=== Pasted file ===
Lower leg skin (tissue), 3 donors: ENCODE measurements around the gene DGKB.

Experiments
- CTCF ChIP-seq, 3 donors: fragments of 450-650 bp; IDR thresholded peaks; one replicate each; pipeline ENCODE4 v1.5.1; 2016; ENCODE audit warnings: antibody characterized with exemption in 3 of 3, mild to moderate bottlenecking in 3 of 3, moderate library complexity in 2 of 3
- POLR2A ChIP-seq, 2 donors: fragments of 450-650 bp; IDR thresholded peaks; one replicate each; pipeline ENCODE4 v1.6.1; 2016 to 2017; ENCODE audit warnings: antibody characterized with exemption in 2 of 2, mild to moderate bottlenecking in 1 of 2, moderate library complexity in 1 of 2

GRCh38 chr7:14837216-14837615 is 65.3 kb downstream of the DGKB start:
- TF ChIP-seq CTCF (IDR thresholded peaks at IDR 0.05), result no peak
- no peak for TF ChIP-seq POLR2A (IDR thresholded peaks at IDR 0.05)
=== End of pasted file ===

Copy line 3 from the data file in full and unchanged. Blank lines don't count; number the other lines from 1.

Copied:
- CTCF ChIP-seq, 3 donors: fragments of 450-650 bp; IDR thresholded peaks; one replicate each; pipeline ENCODE4 v1.5.1; 2016; ENCODE audit warnings: antibody characterized with exemption in 3 of 3, mild to moderate bottlenecking in 3 of 3, moderate library complexity in 2 of 3